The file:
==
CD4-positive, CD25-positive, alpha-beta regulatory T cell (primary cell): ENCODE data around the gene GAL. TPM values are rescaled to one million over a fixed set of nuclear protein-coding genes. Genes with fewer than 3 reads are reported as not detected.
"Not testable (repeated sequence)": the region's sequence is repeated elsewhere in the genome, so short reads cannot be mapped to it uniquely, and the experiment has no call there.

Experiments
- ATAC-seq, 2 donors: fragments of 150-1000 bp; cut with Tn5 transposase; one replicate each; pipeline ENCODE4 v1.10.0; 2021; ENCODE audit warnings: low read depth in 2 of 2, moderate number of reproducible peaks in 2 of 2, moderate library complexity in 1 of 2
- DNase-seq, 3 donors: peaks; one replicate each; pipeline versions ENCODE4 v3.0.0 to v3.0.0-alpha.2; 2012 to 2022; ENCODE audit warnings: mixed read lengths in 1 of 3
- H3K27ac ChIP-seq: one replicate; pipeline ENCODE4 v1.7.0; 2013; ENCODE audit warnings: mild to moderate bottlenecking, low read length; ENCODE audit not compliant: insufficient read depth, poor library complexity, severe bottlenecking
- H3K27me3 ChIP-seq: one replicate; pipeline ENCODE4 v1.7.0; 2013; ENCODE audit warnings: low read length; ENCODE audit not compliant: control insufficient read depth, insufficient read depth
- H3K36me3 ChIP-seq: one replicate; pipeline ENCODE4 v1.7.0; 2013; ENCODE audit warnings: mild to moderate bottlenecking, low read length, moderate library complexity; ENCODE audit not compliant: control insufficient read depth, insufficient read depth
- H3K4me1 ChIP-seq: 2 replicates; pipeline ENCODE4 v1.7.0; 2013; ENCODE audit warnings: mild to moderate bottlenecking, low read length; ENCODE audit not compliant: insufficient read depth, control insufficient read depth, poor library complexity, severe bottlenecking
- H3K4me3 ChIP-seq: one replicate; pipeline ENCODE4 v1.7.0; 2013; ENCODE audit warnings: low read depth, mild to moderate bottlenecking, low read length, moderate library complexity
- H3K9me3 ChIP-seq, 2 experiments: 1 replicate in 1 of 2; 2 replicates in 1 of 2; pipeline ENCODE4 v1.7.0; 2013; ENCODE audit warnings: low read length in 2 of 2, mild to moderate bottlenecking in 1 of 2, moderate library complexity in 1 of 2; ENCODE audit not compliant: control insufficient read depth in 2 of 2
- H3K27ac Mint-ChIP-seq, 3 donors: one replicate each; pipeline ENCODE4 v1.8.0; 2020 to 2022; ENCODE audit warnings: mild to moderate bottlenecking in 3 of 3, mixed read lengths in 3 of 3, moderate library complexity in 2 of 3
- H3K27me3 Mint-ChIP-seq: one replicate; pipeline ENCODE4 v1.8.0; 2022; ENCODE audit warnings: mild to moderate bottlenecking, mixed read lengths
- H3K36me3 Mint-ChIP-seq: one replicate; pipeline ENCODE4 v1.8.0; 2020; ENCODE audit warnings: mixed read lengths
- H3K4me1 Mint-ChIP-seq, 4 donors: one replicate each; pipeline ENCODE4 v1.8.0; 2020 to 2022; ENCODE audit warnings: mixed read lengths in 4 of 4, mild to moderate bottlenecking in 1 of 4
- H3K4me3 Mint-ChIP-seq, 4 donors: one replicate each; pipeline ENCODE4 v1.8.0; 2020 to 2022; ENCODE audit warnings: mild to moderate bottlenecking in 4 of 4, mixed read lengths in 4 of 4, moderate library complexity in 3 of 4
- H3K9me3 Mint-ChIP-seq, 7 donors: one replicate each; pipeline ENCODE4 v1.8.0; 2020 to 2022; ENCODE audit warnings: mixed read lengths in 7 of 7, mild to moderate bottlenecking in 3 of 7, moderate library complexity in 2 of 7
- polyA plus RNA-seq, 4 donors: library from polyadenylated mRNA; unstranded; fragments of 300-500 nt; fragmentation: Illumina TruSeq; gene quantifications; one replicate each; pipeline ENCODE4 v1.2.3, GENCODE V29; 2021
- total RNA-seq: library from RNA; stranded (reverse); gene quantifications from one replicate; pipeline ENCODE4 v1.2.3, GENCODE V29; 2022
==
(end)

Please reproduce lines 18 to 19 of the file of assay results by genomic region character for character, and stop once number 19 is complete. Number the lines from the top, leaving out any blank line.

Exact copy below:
- polyA plus RNA-seq, 4 donors: library from polyadenylated mRNA; unstranded; fragments of 300-500 nt; fragmentation: Illumina TruSeq; gene quantifications; one replicate each; pipeline ENCODE4 v1.2.3, GENCODE V29; 2021
- total RNA-seq: library from RNA; stranded (reverse); gene quantifications from one replicate; pipeline ENCODE4 v1.2.3, GENCODE V29; 2022